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Spatial analysis of Listronotus maculicollis immature stages demonstrates strong associations with conspecifics and turfgrass damage but not with optimal hosts on golf course fairways

McGraw, Benjamin A., Koppenhöfer, Albrecht M.
Entomologia experimentalis et applicata 2015 v.157 no.3 pp. 307-316
Listronotus, Poa annua, eggs, females, golf courses, host plants, immatures, insect pests, larvae, larval development, oviposition, population density, progeny, pupae, turf grasses, North America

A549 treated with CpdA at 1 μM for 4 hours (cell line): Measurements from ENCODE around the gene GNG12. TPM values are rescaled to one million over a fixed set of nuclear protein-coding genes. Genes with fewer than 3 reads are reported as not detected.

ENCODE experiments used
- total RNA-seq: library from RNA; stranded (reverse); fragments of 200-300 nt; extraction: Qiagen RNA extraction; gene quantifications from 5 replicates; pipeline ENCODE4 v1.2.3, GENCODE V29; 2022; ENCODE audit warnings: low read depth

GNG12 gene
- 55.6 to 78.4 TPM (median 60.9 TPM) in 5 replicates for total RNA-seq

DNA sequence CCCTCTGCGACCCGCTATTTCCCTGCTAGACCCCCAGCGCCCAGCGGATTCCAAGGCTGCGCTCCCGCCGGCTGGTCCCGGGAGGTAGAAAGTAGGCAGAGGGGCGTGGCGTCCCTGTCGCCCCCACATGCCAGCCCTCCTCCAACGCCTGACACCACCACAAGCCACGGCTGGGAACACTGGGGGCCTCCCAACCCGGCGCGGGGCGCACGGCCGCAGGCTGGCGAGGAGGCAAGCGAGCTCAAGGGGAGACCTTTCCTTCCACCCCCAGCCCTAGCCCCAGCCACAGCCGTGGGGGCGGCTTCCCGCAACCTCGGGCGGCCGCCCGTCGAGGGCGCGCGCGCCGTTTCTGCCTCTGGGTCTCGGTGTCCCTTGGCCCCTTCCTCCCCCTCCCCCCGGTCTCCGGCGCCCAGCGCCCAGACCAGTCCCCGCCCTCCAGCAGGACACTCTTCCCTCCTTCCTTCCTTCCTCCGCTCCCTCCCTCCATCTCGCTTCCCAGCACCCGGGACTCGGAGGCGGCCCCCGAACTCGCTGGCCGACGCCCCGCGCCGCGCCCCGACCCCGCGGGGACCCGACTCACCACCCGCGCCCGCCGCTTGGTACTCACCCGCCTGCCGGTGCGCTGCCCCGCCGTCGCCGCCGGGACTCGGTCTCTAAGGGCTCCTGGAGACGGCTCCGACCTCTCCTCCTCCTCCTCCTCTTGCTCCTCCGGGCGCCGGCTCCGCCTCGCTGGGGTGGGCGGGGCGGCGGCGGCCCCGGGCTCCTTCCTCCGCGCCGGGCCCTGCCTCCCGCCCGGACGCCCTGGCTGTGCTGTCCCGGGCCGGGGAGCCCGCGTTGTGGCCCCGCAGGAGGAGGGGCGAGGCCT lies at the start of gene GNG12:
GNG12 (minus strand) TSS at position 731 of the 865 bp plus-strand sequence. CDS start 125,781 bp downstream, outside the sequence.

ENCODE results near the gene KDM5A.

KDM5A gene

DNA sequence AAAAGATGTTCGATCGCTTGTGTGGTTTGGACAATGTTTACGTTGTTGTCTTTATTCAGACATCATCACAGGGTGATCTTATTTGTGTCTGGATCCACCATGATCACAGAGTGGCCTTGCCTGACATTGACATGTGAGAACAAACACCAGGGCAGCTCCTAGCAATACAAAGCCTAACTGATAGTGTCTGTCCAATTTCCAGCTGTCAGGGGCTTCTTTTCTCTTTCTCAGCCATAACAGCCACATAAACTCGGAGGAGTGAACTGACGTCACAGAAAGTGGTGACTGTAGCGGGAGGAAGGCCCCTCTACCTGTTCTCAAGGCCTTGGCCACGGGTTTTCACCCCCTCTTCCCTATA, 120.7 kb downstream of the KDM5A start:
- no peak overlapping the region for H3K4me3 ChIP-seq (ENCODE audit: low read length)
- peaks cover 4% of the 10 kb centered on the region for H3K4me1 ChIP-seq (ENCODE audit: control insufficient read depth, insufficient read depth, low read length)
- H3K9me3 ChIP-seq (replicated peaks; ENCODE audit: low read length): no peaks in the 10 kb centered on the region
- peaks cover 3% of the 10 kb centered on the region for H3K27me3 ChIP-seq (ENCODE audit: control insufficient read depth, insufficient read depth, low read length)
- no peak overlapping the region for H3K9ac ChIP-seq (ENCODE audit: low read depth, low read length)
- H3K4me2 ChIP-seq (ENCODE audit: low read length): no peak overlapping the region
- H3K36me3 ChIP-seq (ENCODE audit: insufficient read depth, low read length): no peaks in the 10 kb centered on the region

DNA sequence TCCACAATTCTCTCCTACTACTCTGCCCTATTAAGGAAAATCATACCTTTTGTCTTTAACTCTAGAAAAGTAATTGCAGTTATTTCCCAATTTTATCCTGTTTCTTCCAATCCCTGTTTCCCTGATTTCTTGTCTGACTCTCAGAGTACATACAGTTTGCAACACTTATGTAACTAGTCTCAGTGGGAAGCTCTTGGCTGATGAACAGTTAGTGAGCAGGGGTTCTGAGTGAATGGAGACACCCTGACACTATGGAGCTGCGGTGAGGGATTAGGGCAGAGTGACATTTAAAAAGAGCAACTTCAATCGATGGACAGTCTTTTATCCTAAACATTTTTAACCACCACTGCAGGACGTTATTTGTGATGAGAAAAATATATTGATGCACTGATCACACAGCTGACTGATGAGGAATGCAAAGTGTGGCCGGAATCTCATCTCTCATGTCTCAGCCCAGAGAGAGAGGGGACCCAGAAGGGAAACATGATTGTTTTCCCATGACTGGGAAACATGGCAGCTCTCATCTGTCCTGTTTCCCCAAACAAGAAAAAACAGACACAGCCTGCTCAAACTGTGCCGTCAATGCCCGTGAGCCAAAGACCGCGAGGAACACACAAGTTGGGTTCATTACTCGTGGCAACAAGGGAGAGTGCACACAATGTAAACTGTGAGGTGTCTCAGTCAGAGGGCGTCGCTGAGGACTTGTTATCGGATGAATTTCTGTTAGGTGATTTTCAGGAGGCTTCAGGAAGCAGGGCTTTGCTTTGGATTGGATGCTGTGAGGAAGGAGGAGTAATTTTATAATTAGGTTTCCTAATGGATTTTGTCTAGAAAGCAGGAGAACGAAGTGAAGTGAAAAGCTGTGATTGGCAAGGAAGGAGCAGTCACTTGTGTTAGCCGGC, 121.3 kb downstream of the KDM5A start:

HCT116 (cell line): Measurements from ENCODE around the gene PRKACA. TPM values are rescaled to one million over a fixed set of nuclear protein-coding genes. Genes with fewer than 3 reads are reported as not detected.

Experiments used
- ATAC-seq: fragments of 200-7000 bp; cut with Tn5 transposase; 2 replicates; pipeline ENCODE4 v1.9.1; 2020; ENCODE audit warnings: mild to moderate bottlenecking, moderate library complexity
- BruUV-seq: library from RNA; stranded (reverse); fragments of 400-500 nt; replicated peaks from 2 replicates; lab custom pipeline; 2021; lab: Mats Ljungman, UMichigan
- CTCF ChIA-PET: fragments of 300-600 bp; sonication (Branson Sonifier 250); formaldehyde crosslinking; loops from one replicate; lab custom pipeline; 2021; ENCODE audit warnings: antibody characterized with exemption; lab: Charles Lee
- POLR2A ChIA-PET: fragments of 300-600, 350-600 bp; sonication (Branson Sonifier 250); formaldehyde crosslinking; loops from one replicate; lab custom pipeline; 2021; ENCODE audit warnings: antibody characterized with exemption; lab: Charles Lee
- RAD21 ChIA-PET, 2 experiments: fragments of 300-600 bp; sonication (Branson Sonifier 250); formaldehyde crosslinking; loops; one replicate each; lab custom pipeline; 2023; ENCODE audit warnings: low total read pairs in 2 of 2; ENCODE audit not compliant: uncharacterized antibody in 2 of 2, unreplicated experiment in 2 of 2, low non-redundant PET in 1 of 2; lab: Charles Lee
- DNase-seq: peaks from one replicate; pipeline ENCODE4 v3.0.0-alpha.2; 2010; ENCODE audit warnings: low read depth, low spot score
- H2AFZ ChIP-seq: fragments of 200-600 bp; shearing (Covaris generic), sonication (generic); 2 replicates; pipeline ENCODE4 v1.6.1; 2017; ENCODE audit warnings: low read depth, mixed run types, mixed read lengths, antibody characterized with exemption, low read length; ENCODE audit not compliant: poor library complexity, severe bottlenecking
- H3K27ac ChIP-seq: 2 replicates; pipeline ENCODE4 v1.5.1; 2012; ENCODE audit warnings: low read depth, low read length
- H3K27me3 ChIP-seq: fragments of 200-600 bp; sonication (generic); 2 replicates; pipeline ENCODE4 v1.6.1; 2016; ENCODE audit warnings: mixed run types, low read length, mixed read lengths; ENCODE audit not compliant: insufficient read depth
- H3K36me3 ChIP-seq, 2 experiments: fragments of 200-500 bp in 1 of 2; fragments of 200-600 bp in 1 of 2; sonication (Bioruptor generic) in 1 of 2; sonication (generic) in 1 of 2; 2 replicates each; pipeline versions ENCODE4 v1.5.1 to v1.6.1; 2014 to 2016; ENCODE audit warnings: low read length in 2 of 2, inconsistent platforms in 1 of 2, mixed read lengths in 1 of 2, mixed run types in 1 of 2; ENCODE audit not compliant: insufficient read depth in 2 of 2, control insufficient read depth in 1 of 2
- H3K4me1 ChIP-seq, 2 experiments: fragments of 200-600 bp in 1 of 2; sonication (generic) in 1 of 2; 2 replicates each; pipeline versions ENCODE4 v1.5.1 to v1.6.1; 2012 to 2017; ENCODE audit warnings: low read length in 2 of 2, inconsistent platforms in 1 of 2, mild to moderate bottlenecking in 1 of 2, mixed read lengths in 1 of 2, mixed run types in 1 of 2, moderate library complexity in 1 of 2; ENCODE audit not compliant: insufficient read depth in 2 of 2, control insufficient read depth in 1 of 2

For insects that develop on few hosts and/or have immobile immature stages, optimal oviposition theory suggests that females should seek high‐quality hosts that maximize larval development and reduce competition from conspecifics. However, there is a growing amount of evidence that suggests female choice may often be at odds with their offspring's development. Listronotus maculicollis (Kirby) (Coleoptera: Curculionidae) is a serious pest of golf course turfgrass in eastern North America. The weevil develops on few hosts and demonstrates improved fitness traits when developing on Poa annua L. (Poaceae). However, previous population studies observed either weak or no correlations between the spatial dispersion of larval populations and P. annua in the field. In this study, populations on three golf course fairways were monitored over a 4‐year period (2009–2012) to determine whether the lack of spatial associations between preferred hosts and immatures was a result of spatial scale or the density and distribution of conspecifics. Spatial Analysis by Distance IndicEs (SADIE) was used to characterize the spatial dispersion of populations of individual stages (larvae and pupae), P. annua, and turfgrass damage. Life stages were aggregated in each observation, independent of population density or the spatial dispersion of hosts. The distribution of consecutive and non‐consecutive immature stages was found to be correlated in all years, suggesting that females do not avoid patches already occupied by conspecific eggs. Surprisingly, significant spatial associations were not found between larvae and P. annua when the host plant was relatively abundant. Hence, multiple mechanisms may drive L. maculicollis oviposition site‐selection behavior, and a flexible strategy may allow the weevil to persist in areas where P. annua is not the dominant species. Future studies are required to determine what other factors (e.g., natural enemy‐free space, egg or time limitations) influence oviposition behavior.